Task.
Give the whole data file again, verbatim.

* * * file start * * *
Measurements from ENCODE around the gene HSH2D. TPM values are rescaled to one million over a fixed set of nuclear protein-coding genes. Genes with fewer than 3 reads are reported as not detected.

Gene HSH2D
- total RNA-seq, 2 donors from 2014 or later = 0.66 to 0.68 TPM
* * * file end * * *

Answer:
Measurements from ENCODE around the gene HSH2D. TPM values are rescaled to one million over a fixed set of nuclear protein-coding genes. Genes with fewer than 3 reads are reported as not detected.

Gene HSH2D
- total RNA-seq, 2 donors from 2014 or later = 0.66 to 0.68 TPM